Slashes all around

Names for stops at three new METRORail lines more or less state the obvious

Names for stops at three new METRORail lines more or less state the obvious

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New light rail are currently under construction. Photo by Robert Williams
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METRORail's Board of Directors approved the new names for the light rail stations. Courtesy of Metropolitan Transit Authority of Harris County
News_Metro university line_Jan 10
News_METRO_station names_new rail lines_map

"Be creative, but don't be creative." That's the simplified translation of METRORail's guidelines for naming the (already named) light rail transit stations on the forthcoming North, East End and Southeast Lines.

The transit agency opened up the survey to Houston residents in May and the rules were strict: A maximum of 26 characters, no names of persons (living or dead), incorporate nearby landmarks, districts and intersections. And "the fewer words, the better."

"The original names were placeholders, based on geographic location," Jerome Gray, vice president and senior press officer for METRORail, told CultureMap. "We had the intent and the expectation. . . that we could land on some names. All but three came from community input."

METRORail released those community-influenced names this week, revealing an abundance of slashes and an eschewing of the rules of simplicity.

North Line names

On the North Line, the previously-named Northline Transit Center became Northline TC/HCC.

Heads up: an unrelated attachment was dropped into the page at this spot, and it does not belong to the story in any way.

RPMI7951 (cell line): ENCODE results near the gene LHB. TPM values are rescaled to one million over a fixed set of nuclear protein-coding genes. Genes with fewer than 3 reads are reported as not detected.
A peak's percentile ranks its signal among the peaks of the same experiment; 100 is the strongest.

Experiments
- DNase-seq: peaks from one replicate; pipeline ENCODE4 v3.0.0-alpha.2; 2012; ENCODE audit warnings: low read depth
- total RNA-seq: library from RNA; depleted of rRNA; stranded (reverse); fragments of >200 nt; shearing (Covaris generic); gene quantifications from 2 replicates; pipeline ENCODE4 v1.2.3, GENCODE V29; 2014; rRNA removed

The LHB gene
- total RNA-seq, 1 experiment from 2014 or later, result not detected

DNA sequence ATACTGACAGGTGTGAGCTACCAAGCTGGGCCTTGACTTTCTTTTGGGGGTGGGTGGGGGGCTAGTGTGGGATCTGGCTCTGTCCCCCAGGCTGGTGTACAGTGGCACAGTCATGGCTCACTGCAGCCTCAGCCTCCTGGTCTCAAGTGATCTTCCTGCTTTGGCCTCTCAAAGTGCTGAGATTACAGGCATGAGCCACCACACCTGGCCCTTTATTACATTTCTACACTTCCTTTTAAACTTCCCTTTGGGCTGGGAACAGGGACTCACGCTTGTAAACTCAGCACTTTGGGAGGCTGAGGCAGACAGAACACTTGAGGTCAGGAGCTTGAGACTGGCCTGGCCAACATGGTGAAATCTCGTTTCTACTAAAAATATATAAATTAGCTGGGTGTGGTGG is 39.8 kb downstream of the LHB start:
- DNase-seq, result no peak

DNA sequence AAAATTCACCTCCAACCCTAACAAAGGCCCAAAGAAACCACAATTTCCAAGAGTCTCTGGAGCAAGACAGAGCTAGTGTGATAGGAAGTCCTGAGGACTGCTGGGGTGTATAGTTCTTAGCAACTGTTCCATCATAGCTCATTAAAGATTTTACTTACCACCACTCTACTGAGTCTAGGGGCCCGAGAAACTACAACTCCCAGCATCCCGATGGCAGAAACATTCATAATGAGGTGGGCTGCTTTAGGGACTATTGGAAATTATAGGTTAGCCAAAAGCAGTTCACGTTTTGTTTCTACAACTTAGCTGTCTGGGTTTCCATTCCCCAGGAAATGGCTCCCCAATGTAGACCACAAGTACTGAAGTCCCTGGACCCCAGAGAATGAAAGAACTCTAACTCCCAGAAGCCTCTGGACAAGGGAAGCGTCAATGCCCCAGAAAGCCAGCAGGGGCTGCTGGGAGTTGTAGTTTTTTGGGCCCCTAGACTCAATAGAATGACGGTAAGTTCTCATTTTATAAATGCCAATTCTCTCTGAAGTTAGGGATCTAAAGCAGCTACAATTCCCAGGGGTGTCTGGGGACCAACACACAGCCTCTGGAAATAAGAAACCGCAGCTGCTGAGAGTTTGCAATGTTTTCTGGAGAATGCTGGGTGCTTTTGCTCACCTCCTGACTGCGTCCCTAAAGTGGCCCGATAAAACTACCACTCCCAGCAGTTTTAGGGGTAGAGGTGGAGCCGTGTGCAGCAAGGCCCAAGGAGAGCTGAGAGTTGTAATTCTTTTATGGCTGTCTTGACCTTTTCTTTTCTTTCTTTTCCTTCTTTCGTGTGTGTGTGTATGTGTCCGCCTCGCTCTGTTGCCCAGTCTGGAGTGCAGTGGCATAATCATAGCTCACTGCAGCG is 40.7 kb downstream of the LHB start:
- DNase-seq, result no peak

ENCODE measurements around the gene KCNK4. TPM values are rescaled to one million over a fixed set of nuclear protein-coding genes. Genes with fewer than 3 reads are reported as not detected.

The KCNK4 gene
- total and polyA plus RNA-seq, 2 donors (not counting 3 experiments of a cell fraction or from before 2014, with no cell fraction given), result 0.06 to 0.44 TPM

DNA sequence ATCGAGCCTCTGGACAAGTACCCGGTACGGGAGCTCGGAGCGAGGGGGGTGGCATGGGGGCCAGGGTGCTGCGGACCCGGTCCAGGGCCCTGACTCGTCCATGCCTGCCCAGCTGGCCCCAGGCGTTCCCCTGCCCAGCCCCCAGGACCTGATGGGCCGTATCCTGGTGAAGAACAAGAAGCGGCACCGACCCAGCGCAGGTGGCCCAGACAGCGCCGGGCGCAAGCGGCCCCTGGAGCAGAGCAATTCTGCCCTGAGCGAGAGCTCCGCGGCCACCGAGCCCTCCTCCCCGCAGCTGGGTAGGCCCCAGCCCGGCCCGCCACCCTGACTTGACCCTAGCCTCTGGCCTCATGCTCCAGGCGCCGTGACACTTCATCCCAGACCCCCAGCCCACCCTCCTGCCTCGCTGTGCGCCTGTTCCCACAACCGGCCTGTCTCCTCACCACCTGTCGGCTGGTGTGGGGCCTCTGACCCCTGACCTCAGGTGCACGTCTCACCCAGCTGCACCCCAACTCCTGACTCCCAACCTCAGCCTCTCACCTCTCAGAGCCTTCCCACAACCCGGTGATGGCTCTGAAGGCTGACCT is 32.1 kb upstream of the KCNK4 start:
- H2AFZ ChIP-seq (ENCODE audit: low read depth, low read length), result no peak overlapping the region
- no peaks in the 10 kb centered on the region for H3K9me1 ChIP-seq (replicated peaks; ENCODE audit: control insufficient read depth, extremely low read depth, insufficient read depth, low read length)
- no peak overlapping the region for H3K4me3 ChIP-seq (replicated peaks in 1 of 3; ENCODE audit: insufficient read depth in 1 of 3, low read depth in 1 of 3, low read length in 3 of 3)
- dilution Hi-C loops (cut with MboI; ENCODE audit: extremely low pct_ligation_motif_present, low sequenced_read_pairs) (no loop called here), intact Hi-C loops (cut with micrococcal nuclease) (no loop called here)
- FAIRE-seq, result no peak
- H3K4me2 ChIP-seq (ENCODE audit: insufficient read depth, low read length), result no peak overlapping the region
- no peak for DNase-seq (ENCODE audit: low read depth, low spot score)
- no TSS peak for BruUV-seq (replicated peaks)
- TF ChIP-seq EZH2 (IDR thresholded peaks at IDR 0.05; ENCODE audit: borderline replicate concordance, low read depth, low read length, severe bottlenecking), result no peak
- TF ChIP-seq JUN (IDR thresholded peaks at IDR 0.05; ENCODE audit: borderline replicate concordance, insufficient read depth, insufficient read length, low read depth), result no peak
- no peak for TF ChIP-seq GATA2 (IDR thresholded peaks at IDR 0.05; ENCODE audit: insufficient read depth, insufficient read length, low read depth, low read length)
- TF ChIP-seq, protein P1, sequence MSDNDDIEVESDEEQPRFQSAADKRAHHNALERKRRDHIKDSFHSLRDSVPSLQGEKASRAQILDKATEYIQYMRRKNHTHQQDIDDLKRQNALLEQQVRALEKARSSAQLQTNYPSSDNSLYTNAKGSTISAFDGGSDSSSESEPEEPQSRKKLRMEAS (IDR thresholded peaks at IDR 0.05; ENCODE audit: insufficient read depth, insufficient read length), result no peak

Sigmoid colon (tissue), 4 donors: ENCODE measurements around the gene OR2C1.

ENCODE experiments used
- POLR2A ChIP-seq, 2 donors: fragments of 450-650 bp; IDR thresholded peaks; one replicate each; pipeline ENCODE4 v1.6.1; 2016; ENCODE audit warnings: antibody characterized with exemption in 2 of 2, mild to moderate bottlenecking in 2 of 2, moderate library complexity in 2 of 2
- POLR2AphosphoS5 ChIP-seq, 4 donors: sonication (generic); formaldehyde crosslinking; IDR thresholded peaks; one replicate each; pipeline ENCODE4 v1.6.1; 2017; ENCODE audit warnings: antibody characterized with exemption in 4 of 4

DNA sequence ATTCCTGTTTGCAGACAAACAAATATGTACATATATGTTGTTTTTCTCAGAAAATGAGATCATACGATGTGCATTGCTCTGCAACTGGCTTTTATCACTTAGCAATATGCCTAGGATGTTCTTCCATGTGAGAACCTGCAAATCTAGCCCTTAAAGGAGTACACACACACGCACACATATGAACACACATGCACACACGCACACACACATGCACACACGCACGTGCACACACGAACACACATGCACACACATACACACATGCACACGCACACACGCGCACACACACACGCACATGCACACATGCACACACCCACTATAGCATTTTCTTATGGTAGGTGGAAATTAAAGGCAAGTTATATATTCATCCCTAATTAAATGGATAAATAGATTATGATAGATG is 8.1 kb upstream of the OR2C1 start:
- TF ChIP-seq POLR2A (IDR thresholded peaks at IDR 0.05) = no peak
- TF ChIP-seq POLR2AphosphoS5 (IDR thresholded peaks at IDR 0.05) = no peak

Melbourne became Melbourne/North Lindale.

Graceland became Lindale Park.

Cavalcade and Moody Park stayed the same, but Boundary completely changed over to Fulton/North Central.

Quitman became Quitman/Near Northside, and Burnett Transit Center added on to become Burnett TC/Casa de Amigos.

East End Line names

There were more slashes in the changes to station names on the East End Line: York is now Coffee Plant/Second Ward (a nod to the Maximus Coffee Group factory, formerly the headquarters of Maxwell House Coffee). 

Lockwood became Lockwood/Eastwood.

Altic became Altic/Howard Hughes (according to Gray, the "no name" rule was broken due to input from the advisory board, who wanted to recognize Hughes Tool Company).

The Cesar Chavez stop became Cesar Chavez/67th St. (Looks like the "no name" rule was bent again because Cesar Chavez was already a Houston street named in honor of the farm worker labor leader.)

Southeast Line names

The Southeast Line boasts still more: The Bastrop station near the new Dynamo stadium became EaDo/Stadium (no mention of BBVA/Compass in there, despite the concession for commercial naming rights in the rules). 

Leeland became Leeland/Third Ward and Elgin became Elgin/Third Ward, making for possible confusion.

Scott/Cleburn, a pretty clear intersection, became a convoluted Robertson Stadium/UH/TSU. Yet it leaves no doubt you're near a college campus.

Wheeler/MLK became UH/University Oaks, and MacGregor Park became MacGregor Park/MLK.

What do you think? Do the new names make the stops seem more clear or more confusing?

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